Shoulder pain - in general

Shoulder pain arises for a variety of reasons. There are many shoulder conditions including:-
 
  • Overuse - These injuries can arise from unaccustomed activity, which is usually something involving repetitive use with the arm above shoulder height. Decorating a ceiling or serving in ballsports are examples of causes. Inflammation of a fluid sack under the point of the shoulder (bursitis), tendonitis, frozen shoulder and strain of the acromio-clavicular joint (between the shoulder blade and collar bone) are common.
  • Occupational over ,use - Window cleaners, builders and decorators are susceptible to 'day on day' cumulative shoulder injuries. These produce the same conditions as above.
  • Trauma - Falls in icy conditions, contact sport injuries typically in rugby, and seat belt road traffic injuries can cause fractures (of the head and neck of the humerus or of the clavicle), dislocations or soft tissue injuries including frozen shoulder (adhesive capsulitis).
  • Arthritis - Osteoarthritis as part of the ageing process can affect the shoulder (gleno-humeral) joint, or the acromio-clavicular joint (between the shoulder blade and collar bone). The shoulder is not the most common joint to suffer osteoarthritis so patients will often also suffer it in other joints such as the hips knees and hands. Arthritic shoulders often 'creak' and movement is limited.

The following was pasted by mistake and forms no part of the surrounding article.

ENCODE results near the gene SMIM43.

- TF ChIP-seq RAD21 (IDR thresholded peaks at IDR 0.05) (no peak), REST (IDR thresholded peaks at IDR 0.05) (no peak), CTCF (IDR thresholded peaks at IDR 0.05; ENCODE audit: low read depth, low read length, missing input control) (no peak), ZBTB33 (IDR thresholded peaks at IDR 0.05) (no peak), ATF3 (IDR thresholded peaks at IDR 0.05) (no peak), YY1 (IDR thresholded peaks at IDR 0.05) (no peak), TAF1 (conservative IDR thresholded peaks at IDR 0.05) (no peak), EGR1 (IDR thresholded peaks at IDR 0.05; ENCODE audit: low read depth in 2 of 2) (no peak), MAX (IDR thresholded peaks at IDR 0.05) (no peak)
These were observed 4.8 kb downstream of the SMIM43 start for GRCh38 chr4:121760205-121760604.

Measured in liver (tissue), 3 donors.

• Dislocation - Can occur as a 'one off' injury or more commonly on repeated occasions. Poor muscles in the rotator cuff which supports the joint can predispose to this and some people are born with a shallow shoulder socket which allows the ball (head of humerus) to slip out.
  • Other causes of shoulder pain - it should not be forgotten that pain can refer to the shoulder from other parts of the body. Neck problems can refer to either or both shoulders especially if posture is poor. Angina can refer to the left shoulder and arm and gall bladder issues can refer to the right shoulder.
With so many possible causes of shoulder, proper assessment by a trained professional prior to treatment is important and Andrew Gilmour and colleagues are frequently called upon to do this. This involves a detailed enquiry as to how the pain began and has progressed since it onset. The mode of onset and how the pain behaves when subjected to different types of activity, gives vital clues as to the nature of the problem.
 
This information combined with a clinical inspection and examination of the joint and surrounding area when subjected to specific mobitily testing is equally important. The history and examination combined may be sufficient to formulate a diagnosis. However, an ultrasound or MRI scan can add further useful confirmation.
 
Hands on Osteopathic treatment can be helpful in the treatment of soft tissue shoulder problems but often this is combined with the use of exercises to help restore movement or increase muscular stability and control.
 
Injecting techniques are useful in the treatment of bursitis, frozen shoulder and soft tissue trigger points and strains. The accuracy of these can be increased when they are undertaken with the aid of an ultrasound scan. Mr Chris Roberts, upper limb surgeon and Dr Steve Garber, radiologist are experienced in this. Both are based at Nuffield hospital, Ipswich.  We can arrange a referral if necessary.
 
There are some conditions such as impingement, severe arthritis, recurrent dislocation as well as ongoing problems unresponsive to other means which may need the opinion and intervention from an upper limb surgeon.
 
 
 

 

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